In addition, relative cost-effectiveness analyses were conducted within propensity strata and for all strata combined. Relative cost-effectiveness was calculated as the ratio of the cost-effectiveness of one treatment modality over the cost-effectiveness of the other modality. Thus, this ratio represents how much greater (or smaller) the cost of successfully treating one client in one modality is compared with the other modality. Confidence intervals for these ratios were calculated using the bootstrap method.

3. Sensitivity analyses examined the impact of future treatments on assessment of treatment outcomes. Our analyses indicated that a large proportion of clients received further treatment after the index treatment episode. Unfortunately, the SROS data do not provide detailed information on the timing and reasons for subsequent treatment encounters. The main analyses, therefore, assumed that all clients who were abstinent or reduced substance use during the five years postdischarge were treatment successes. In other words, these analyses attributed the outcome at the five-year follow-up solely to index treatment—a “best case” scenario. However, for some of these individuals, their success might have been due to treatments that they received after discharge from the index treatment. To assess the potential impact of subsequent treatments on our conclusions, we conducted a series of sensitivity analyses in which the successful outcome was defined as abstinence or reduction in use without any future treatment. All those who received future treatments were counted as treatment failures—a “worst case” scenario.

An “intention to treat” approach was used for all analyses. Thus, clients who had not successfully completed the SROS treatment episodes were included in the analyses. All analyses were conducted using Stata 7.0 software (Stata Corporation 2001). The clogit subroutine was used for conditional logistic regression analyses and the bstrap subroutine for bootstrap estimation.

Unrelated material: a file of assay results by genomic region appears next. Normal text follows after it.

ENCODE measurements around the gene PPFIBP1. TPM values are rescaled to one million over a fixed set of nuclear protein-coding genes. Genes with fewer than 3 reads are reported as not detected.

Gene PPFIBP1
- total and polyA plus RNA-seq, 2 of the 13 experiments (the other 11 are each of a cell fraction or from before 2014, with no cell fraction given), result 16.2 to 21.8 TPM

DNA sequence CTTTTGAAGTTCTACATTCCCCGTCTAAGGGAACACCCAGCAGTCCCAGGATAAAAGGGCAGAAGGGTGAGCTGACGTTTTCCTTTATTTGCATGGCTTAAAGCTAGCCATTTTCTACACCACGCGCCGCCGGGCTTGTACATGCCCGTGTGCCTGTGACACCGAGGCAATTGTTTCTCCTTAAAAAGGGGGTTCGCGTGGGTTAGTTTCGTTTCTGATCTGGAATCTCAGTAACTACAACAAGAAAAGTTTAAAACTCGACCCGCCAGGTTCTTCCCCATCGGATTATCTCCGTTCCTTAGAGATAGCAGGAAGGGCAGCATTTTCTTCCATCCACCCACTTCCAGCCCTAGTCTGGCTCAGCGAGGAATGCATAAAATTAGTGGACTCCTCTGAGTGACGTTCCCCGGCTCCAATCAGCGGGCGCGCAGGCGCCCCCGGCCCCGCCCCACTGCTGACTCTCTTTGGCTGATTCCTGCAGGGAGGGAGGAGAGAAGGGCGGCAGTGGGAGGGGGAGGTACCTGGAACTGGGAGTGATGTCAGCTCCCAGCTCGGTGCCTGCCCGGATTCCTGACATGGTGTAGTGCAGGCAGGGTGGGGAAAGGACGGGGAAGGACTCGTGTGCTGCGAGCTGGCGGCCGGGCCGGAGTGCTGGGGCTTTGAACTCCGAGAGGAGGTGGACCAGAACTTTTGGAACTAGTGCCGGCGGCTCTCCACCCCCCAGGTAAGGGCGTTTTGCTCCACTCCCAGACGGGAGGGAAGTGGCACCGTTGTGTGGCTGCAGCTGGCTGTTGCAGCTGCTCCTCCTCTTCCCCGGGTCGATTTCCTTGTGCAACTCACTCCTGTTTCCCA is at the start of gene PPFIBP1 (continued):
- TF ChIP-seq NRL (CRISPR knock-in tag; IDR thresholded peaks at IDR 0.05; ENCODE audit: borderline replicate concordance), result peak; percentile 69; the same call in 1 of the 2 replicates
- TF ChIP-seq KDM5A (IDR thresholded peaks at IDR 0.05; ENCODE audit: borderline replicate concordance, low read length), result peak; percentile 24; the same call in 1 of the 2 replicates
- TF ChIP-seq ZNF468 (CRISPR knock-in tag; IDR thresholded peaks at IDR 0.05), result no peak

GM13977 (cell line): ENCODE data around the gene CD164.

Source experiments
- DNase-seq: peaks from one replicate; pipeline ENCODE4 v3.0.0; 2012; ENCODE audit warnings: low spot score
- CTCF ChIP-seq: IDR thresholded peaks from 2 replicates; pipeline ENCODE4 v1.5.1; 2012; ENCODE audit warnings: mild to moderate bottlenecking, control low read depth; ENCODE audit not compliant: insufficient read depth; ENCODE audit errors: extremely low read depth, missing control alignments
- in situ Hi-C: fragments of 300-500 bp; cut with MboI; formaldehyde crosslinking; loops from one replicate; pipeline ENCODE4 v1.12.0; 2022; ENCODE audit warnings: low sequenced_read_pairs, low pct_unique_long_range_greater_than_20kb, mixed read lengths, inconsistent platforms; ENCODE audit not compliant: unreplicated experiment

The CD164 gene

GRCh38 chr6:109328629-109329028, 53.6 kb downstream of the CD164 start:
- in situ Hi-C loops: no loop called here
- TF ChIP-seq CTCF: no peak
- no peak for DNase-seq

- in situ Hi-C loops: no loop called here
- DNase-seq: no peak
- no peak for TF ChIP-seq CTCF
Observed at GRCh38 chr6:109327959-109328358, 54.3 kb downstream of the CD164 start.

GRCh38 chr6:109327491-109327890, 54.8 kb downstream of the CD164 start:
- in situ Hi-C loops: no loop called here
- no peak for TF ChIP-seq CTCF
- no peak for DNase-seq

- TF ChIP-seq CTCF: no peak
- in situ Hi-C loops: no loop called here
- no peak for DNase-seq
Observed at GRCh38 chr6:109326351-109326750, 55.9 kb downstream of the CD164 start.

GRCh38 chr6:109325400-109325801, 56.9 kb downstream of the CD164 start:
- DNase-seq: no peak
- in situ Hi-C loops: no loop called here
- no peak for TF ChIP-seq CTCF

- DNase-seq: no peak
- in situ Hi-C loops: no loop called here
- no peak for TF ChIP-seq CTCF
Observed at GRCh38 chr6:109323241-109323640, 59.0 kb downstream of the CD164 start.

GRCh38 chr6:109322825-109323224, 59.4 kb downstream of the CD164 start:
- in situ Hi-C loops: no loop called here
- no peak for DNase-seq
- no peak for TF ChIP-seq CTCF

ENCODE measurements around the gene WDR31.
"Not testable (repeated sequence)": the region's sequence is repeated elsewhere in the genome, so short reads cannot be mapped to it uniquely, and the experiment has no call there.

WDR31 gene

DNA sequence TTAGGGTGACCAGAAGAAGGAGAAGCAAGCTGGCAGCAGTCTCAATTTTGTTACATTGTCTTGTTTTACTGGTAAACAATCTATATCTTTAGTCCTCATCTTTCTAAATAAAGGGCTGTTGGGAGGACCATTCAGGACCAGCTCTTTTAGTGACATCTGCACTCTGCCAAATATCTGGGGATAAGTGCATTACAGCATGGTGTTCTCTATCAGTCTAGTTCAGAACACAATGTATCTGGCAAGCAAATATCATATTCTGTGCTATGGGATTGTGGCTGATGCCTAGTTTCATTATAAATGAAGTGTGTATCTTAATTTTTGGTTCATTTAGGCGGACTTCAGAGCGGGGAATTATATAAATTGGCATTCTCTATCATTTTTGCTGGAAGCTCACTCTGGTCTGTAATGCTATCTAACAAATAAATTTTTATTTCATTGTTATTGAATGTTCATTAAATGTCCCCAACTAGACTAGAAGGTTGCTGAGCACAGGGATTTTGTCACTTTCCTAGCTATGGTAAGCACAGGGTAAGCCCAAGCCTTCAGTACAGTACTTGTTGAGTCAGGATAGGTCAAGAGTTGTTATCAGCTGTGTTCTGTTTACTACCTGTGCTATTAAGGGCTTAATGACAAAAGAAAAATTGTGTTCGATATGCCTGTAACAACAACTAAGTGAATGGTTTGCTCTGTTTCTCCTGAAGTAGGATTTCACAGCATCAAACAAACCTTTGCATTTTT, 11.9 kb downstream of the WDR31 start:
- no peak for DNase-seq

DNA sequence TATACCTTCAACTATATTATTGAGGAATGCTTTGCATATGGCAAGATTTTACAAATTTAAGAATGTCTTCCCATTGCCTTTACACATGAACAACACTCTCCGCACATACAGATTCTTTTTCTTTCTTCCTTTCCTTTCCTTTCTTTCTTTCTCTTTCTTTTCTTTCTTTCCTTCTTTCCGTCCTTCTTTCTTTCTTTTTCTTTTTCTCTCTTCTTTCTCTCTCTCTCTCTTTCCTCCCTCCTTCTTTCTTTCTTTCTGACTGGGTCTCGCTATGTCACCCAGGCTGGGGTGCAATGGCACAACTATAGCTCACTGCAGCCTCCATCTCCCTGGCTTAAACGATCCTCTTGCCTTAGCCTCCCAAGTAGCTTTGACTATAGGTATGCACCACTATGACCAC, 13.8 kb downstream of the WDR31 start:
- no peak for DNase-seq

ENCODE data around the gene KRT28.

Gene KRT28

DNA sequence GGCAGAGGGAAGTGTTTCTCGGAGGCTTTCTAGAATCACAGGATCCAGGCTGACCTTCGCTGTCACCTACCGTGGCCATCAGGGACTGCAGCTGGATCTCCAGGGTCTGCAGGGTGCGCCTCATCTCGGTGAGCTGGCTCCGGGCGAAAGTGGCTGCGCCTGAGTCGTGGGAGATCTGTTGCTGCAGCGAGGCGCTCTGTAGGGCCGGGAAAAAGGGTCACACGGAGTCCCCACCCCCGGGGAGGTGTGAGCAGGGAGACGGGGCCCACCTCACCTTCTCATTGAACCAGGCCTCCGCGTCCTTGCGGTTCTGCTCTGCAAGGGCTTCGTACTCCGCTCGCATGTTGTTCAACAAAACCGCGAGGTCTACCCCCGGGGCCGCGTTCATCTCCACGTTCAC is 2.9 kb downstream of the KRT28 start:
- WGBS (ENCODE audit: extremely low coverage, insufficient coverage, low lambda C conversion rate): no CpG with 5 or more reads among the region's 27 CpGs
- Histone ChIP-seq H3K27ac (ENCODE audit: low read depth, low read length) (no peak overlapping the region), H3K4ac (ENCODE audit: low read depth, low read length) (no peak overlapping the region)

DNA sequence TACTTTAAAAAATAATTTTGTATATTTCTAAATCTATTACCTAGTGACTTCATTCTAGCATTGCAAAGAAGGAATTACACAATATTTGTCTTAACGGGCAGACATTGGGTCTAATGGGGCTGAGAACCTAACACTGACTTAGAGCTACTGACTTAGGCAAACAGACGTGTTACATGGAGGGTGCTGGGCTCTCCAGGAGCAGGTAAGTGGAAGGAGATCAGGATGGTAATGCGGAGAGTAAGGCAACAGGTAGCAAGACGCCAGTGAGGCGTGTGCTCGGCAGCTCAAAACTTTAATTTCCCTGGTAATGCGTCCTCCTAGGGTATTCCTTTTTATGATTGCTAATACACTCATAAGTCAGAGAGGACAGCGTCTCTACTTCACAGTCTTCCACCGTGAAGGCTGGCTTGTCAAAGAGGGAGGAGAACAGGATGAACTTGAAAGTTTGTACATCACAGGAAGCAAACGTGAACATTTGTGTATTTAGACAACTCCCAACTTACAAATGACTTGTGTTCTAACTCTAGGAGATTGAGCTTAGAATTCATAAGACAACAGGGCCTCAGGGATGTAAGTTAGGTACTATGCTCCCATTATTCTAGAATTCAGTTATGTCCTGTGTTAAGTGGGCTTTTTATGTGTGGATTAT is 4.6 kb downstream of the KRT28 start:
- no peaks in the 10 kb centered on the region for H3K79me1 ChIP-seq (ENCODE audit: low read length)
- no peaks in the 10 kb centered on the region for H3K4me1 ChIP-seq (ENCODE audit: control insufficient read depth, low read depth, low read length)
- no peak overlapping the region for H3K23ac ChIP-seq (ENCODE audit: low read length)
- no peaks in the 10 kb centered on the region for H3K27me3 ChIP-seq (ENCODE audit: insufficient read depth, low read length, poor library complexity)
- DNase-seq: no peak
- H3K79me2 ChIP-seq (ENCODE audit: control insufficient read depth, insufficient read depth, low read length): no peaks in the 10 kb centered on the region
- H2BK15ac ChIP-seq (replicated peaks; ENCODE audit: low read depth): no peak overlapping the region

There were considerable variations across modalities in client and treatment characteristics, but not in unadjusted rates of abstinence or in reduction of use (Table 1). Logistic regressions conducted to derive propensity scores confirmed the differences in client and treatment characteristics among various modalities (Table 2).

Table 1
Characteristics of the SROS Sample According to Treatment Modality
Table 2
Logistic Regression Analyses for Deriving Propensity Scores. The Odds Ratios Represent the Odds of Being Selected into the First Program versus the Second for Each Column

Effectiveness of Modalities

The results of the effectiveness analyses adjusting for various selection factors mainly confirmed the unadjusted results (Table 3). With regard to abstinence, there was only one statistically significant finding. Residential modality clients with a low propensity for residential treatment compared to outpatient drug-free treatment (stratum one) had a lower rate of abstinence.

Table 3
Comparisons of Effectiveness of Modalities, Defined as Abstinence or Reduction in Use and Stratified According to the Propensities of Receiving Treatment in One Modality versus Another